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St. Seraphim of Sarov takes a more Eastern approach in On the Acquisition if the Holy Spirit. In that work the focus is on sanctification and humble service. As one does this one grows closer and closer to God (and more and more humble, for one recognizes more and more one’s sinful nature). While God may manifest his gifts in one’s service along the way, it is as one develops closeness to God through constant prayer (daily prayers and, of course, the constant use of the Jesus Prayer) and sacramental life (even before he was a priest St. Seraphim was a frequent, even daily, communicant, which was unusual in the Eastern Church) and faithful, humble service that God can safely channel his wisdom and power through one. When one reads the life of St Seraphim one sees this in action. He becomes (if God wills) a staretz(orstarets) who is not only the source or wisdom but also of prayer and miracles, seen in spades in St Seraphim.  Seraphim did not take this mantle up until he was 60, i.e. after some 37 years of monastic life, although others had sought him earlier and had indeed found wisdom and graces of the Spirit even then. Yet in the earlier period St. Seraphim had also at times chosen to wall himself off for years at a time, sensing he was not yet ready for numbers of people to seek the Spirit in him.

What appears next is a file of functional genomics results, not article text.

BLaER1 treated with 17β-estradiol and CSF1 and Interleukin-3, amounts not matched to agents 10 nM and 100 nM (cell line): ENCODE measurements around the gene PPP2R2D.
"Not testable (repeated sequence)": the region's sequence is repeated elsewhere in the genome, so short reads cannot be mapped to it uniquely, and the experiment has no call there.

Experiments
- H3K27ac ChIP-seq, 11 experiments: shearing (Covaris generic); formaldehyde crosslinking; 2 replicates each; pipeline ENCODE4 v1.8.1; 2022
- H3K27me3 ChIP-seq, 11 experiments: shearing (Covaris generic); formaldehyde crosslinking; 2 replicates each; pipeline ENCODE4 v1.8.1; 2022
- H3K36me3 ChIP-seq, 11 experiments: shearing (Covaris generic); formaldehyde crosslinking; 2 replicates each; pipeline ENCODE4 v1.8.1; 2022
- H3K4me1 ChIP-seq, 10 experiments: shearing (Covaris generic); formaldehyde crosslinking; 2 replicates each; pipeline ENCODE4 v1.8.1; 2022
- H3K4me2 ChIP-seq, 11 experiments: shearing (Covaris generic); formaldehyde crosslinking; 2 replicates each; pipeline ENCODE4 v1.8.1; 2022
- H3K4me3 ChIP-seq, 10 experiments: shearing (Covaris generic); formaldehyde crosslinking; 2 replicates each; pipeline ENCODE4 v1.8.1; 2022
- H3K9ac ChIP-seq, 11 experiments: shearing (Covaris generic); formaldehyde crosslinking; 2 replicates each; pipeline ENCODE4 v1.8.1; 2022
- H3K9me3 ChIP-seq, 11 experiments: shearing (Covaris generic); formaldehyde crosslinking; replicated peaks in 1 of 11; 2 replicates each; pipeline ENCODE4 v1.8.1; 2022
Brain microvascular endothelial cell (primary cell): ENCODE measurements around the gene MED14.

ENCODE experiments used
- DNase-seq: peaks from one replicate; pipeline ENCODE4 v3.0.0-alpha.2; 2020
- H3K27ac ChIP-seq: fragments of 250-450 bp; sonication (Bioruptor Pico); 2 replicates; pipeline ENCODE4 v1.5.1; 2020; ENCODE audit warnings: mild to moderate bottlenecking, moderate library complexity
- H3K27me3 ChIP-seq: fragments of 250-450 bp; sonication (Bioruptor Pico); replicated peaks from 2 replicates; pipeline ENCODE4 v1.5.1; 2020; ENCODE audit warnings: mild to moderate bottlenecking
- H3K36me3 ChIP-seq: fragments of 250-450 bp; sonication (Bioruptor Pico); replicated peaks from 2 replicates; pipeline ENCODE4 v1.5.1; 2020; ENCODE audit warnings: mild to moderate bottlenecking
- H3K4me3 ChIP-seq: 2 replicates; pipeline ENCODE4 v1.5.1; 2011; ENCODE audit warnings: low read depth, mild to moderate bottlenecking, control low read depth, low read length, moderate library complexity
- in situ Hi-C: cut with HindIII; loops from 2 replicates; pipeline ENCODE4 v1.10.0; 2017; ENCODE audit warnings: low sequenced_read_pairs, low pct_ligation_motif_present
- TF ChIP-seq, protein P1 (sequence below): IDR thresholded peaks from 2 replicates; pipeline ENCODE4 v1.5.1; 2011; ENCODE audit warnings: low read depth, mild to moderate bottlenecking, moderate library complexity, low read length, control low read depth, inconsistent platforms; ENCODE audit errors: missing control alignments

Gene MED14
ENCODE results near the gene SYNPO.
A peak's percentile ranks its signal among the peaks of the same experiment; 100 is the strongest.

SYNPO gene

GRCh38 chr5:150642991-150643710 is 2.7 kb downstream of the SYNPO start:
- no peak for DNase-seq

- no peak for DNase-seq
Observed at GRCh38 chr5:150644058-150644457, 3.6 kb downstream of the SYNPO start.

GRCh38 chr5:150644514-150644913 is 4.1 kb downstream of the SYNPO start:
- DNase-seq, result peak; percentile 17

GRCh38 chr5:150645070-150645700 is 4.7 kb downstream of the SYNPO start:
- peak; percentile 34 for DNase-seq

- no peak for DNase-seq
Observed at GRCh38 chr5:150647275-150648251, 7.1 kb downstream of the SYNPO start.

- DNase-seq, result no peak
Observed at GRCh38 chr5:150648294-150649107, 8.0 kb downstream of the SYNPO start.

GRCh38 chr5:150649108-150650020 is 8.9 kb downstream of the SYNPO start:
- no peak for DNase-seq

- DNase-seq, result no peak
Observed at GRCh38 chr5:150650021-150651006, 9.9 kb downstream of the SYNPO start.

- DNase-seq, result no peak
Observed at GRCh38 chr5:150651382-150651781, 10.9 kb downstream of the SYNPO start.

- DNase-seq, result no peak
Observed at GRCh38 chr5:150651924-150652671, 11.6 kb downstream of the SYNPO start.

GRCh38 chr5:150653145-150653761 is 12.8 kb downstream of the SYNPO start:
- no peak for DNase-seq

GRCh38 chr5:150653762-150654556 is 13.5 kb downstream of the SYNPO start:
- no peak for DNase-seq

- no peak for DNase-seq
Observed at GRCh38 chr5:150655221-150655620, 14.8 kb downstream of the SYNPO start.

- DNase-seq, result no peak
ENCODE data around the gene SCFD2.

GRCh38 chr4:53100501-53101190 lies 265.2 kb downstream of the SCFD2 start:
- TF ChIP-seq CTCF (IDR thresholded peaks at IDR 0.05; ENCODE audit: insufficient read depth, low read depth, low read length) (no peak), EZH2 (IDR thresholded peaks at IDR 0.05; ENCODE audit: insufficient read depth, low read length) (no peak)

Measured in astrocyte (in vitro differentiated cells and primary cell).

Obviously, there is a lot more to say about both of these books and both priests have other works out, either from them or about them. But there are some conclusions to draw. First, both approaches accept the so-called charismatic spiritual gifts. In that sense they are charismatic. Second, neither approach needs to use means to create a crisis experience. In fact, both would be concerned with the “dictatorship of noise” as Cardinal Sarah notes in The Power of Silence. Music may be the expression of a particular culture, and that is not bad, but in relationship to the Spirit excited music comes afterthe Spirit has acted and one is excited because of the Spirit, not as a means of putting oneself in the mood for the Spirit to act. We are not in the time of the ecstatic prophets of the earlier periods of the Hebrew Scriptures, but in the time of the still, small voice. Both approaches I have cited stress sanctification and that that and drawing close to God are the focus rather than the gifts of the Spirit being the focus. One discerns what the Spirit is saying and then says it or does it. The gift is there to do what God has led one to do.